Don’t get him wrong. Ronaldo Segu has nothing against Nate Oats. The man brought him to Buffalo, took him on an unforgettable ride in his first year at UB. But Segu admits he felt a sense of abandonment when Oats left the Bulls to take the head coaching job at Alabama three days after his freshman season ended.
“When I first came here, one of the first questions I asked him was, ‘Are you going to stay here all four years?’” Segu recalled after practice Tuesday. “You could never be mad at him because he’s got to feed his family. But when he left, I was like, ‘Damn.’
“I didn’t really know what to do, so I went back home.”
Home was Florida. Orlando. Segu fielded calls from schools that wanted him to transfer. He watched the transactions, talked with teammates, and waited to see who UB would hire. A few days later, he got the news he was hoping for: The Bulls had made Jim Whitesell the permanent head coach.
Segu had been recruited by Oats and assistant Brian Hodgson, who went with Oats to Alabama. But it was Whitesell, as associate head coach, who became a mentor and confidant for Segu and fellow freshman Jeenathan Williams when they played sparingly for that historic UB team in 2018-19.
“He really helped guide us through that freshman year,” said Segu, a 6-foot point guard. “So, when he got the job, he called me and there was nothing to be said. I knew I was coming back. I had already built a strong relationship with him.”
They had a near-impossible task — to follow the greatest season in UB hoops history. That ’19 team went 32-4 and became the first Buffalo-area team to be nationally ranked in nearly 50 years. They reached the NCAA Tournament for the fourth time in five years and won a game in the Dance for the second year in a row.
It was a tough act to follow, but Segu and the Bulls have remained competitive under Whitesell. They won 20 games two years ago but were upset at home in the opening round of the MAC tourney. They surged from a 6-6 start to finish 16-9 last year and earn an NIT bid after losing in the MAC Tournament final as a No. 2 seed.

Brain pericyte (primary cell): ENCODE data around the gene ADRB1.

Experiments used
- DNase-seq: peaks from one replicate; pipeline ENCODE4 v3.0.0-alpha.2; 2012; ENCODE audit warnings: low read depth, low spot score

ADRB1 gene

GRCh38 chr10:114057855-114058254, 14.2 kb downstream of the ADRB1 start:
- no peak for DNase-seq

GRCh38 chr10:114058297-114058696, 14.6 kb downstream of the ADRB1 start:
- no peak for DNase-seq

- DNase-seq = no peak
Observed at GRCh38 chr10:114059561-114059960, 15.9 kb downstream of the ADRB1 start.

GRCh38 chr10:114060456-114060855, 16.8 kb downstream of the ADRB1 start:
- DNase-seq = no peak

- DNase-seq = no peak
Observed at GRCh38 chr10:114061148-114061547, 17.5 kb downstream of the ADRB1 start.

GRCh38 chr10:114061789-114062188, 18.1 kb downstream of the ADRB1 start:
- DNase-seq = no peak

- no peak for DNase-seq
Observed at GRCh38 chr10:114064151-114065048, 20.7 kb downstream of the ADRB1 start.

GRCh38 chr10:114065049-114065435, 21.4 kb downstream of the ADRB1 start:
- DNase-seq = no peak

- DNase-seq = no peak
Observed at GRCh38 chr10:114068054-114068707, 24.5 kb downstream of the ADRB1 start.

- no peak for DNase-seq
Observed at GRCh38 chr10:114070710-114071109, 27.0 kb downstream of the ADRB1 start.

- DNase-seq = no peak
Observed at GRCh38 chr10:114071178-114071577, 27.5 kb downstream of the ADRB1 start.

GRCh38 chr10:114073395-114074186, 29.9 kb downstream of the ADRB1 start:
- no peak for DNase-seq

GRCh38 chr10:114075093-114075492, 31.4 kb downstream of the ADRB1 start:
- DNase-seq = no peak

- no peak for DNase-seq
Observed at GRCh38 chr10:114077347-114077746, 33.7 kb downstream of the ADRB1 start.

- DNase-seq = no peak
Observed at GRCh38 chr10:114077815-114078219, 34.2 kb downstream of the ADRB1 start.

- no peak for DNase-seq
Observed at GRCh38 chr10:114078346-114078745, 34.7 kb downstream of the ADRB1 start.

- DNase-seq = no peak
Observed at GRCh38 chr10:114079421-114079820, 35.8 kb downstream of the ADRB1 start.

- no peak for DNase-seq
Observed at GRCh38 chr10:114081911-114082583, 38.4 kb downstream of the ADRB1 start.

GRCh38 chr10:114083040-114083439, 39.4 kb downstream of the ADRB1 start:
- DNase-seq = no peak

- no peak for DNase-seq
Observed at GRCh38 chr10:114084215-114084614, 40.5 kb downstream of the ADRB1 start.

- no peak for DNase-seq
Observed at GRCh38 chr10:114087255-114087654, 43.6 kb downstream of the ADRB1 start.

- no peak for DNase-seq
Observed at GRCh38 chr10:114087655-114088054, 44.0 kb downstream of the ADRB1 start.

The pandemic was an unforeseen impediment, canceling the 2020 postseason and causing disruptions in the 2020-21 season, when 10 UB players tested positive at some point and Whitesell had to quarantine for two weeks — coaching from the stands one night — when his wife contracted the virus.
Through it all, Segu continued to evolve as a player and leader. As a sophomore, he was named the MAC’s Sixth Man of the Year. Last season, he averaged 13.3 points a game and raised his game down the stretch. He scored a career-high 24 points in the Bulls’ loss to Ohio in the MAC title game.
‘Rondo’ Segu has gotten off to a terrific start as a senior. He’s averaging 15.6 points and 5.1 assists for UB, which will take a 6-3 record into Saturday’s game with local rival Canisius in the 5 p.m. finale of the Big 4 Tripleheader at KeyBank Center.
“Rondo just loves the game,” Whitesell said, “and he wants to get better every day. I absolutely love coaching him. He’s been a joy to coach and every year he’s gotten significantly better because of his hard work.
“Along with it, he really studies it. He’ll come in on a day when he didn’t play very well and he’ll make the adjustments. He’s a good learner that way. He knows he’s got plenty more to get better at.”
Segu has worked tirelessly on his shooting. If you check out one of his YouTube videos, you’ll probably find him working on his jumper. Catch, fake, shoot. Catch, fake, shoot. It helps. This year, he’s making 47.7 percent of his field-goal attempts and 44.7 percent of his threes, both career highs by a wide margin.
His confidence is at an all-time high. Watching Segu in the MAC championship game in March, you could sense that he was ready to go to another level, and that in 2021-22 the Bulls would become his team.
“Yes, sir,” he said. “It’s a product of my work. I’ve been putting in a lot of work in the offseason and I’m happy it’s all coming together and the team is starting to jell together, starting to play with each other even more. I’m just excited that we’re getting comfortable with each other.”
Later, while Whitesell spoke, Segu was working on his shot with an assistant coach. He was the last Bull on the floor after practice ended during finals week.